Our condolences go out to his friends, family and brothers, and he will always have our gratitude for his service as a warrior and for so much great content as an entertainer and host.
In a civilized society, we take our safety in a shopping mall for granted. We should feel safe, especially in an affluent place like the Silicon Valley, where the most recent mall stabbing to make the news took place.
The Valley Fair Mall is a gem of a property in the Westfield collection. Even among their many impressive malls, it is an impressive collection of upscale retail shops, including an Apple store in the shadow of the mother ship. It's the kind of place where beautiful people meander about, exchanging smiles and pleasantries.
But at 7:21 last Friday night, an exchange became violent, and when the commotion dissipated, at least two shoppers had been stabbed and five suspects had run out of the mall (those suspects were, thank goodness and the San Jose PD, apprehended on neighboring streets by officers shortly thereafter).
Our operators have experience helping malls recover from violent incidents. In those situations, the objective is to secure the safety of the patrons as quickly and obviously as possible, so that the management team can broadcast the recovery to the consumer base and to the retail community. Here are the steps we've assisted to get the traffic back after the violence:
1. Reestablish an obvious, comforting presence for consumers and those who work in the mall.
Circle the security wagons and revisit the importance of customer service and soft skills. We will typically lead the charge with one or two Delta teams - pairs of plain-clothed, armed operators patrolling the mall strictly to prevent violence in the aftermath, and an increased uniformed presence. And we leak the news. Shoppers who come back need not be intimidated by exposed firearms roaming around, but those who would disrupt the safety of others need to be aware that there is a responding force of trained and capable operators. They quickly take themselves and their behavior elsewhere.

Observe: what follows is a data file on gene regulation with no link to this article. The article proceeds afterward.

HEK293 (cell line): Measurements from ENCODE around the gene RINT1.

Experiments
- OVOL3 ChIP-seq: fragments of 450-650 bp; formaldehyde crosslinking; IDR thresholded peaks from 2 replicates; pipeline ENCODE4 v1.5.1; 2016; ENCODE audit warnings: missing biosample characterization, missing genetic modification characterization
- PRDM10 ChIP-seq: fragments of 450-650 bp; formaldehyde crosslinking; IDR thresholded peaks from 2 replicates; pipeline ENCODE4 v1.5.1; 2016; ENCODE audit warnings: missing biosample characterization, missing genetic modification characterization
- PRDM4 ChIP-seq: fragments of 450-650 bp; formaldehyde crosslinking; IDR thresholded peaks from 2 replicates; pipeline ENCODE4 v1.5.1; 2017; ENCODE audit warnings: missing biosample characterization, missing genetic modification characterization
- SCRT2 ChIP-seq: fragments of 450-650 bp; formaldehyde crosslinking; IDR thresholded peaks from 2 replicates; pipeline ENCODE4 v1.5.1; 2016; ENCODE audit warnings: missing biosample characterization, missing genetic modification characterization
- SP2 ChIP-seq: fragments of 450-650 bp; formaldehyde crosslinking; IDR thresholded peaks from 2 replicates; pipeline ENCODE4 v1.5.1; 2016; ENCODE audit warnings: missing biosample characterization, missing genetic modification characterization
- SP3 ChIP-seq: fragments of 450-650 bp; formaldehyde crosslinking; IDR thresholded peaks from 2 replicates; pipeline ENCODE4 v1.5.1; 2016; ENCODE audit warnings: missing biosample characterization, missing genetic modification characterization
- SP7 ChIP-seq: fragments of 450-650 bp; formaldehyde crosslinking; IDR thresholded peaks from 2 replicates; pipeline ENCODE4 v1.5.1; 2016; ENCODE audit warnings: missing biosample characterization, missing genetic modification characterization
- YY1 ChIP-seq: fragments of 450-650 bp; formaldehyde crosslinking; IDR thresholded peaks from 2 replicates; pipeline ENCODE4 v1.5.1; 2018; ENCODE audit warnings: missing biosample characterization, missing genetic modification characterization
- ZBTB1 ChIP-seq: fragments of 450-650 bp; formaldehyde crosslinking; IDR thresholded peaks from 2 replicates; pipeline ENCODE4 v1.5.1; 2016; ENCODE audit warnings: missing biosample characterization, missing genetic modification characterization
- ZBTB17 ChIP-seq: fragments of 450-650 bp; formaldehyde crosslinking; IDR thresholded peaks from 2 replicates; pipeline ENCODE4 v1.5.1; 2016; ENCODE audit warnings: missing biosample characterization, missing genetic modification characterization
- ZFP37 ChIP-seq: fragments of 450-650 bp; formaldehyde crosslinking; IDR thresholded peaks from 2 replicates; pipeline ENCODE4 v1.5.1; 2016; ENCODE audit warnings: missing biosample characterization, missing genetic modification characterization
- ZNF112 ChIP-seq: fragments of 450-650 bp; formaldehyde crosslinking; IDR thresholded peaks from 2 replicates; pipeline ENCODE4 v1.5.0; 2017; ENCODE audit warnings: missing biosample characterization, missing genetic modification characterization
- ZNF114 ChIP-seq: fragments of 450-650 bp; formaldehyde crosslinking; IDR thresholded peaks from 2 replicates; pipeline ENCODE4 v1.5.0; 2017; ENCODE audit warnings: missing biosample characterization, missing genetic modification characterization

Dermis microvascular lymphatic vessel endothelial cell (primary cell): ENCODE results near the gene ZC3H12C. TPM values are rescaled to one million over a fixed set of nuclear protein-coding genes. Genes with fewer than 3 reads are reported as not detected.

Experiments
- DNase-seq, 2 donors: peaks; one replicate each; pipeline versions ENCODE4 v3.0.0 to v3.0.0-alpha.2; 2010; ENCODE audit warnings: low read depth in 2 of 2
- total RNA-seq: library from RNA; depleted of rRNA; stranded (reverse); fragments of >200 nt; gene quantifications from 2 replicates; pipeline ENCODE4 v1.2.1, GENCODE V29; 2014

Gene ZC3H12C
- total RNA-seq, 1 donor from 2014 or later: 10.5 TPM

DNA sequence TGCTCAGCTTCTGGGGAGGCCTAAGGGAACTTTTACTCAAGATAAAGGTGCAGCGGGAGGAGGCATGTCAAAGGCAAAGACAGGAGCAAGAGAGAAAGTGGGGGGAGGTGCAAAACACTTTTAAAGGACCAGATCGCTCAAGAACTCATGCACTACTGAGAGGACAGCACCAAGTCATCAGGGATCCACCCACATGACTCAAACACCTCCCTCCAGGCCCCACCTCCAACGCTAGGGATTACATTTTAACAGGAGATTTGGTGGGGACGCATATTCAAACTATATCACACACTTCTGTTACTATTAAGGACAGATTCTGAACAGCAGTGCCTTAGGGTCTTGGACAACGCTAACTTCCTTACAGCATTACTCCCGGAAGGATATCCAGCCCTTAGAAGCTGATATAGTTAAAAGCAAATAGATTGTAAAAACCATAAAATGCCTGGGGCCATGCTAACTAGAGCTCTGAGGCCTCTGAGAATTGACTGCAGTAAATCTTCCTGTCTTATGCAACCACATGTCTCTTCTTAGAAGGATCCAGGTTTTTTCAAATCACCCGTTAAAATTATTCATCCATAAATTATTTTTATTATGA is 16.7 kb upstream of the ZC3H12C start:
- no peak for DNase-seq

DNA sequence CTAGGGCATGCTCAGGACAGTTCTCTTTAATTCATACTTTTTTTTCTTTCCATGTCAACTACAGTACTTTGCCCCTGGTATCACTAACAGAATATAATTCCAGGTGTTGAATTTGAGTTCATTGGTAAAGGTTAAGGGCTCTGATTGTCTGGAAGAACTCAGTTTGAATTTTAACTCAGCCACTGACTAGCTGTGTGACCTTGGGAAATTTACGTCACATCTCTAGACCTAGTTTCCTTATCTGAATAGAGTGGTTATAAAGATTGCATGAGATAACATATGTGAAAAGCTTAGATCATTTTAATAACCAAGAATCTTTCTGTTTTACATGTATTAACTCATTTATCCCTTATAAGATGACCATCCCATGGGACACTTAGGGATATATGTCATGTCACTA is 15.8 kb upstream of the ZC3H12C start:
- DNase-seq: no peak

2. Spread the word among the store managers and their teams.
Delta team(s) will stop by the shops and introduce themselves to the retailers, so we can make it known that we are close by specifically for their safety, and to make our faces familiar in the event of an incident. Their staff will help make it known that security is a priority in the area.
3. Re-engage with local police and get their guidance for responding to emergencies.
Revisit and refresh policies for your security teams' procedures in particular types of emergencies and their expectations for police response and times.
4. Make re-engagement permanent.
Allow the incident to usher in a new culture of more open and more frequent communication between security staff and mall patrons and retail workers. Refresh security officers' objectives and procedures. Make consumers' experience pleasant in every interaction. Tighten the reins for habitual trespassers and shoplifters. Make clear who is welcome at the mall and how much the staff values their safety and appreciates their patronage.
Here is a link to the local news story.
Focus on his intentions would have given me the element of surprise. I carry a concealed weapon every day (with the proper permit, of course). I am required to qualify with my weapon, I am trained, and I practice often. In short, had I walked in on that situation, I would have been the right man at the right time. And let us suppose that the timing would have allowed for me to see the situation unfold, and that I was able to drop the assailant at the instant of his attempt.
Herein lies the quandary: Assailant raises his weapon, I draw mine somewhere out of his focus, holler for him to drop it, he does not, and I drop him. In that instant, we have two officers reacting, presumably drawing their weapons, to an ambush with someone shot and someone else holding a smoking gun. Yesterday I was wearing jeans, sneakers, and a green hoodie. Take the information you digested reading this paragraph and condense it all down to 1.5 seconds, the time you have to make a decision about what to do next. Amplify that information with the knowledge that your uniform makes you a target, your ears are ringing from the gunfire, there is panic all around you, and your occupation instantly puts you in charge of public safety. And then put a gun in your hand. What would your reaction have been? And know that your answer is really only valid if you can say what you have done in that situation because you have been in it.